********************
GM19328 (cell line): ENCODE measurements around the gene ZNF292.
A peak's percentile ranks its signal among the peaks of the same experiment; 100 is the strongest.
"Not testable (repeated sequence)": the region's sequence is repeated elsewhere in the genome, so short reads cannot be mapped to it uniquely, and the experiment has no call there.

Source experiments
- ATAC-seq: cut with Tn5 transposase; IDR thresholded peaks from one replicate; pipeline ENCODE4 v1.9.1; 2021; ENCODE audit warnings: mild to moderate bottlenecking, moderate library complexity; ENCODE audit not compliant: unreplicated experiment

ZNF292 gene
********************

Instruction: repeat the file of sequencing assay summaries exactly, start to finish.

GM19328 (cell line): ENCODE measurements around the gene ZNF292.
A peak's percentile ranks its signal among the peaks of the same experiment; 100 is the strongest.
"Not testable (repeated sequence)": the region's sequence is repeated elsewhere in the genome, so short reads cannot be mapped to it uniquely, and the experiment has no call there.

Source experiments
- ATAC-seq: cut with Tn5 transposase; IDR thresholded peaks from one replicate; pipeline ENCODE4 v1.9.1; 2021; ENCODE audit warnings: mild to moderate bottlenecking, moderate library complexity; ENCODE audit not compliant: unreplicated experiment

ZNF292 gene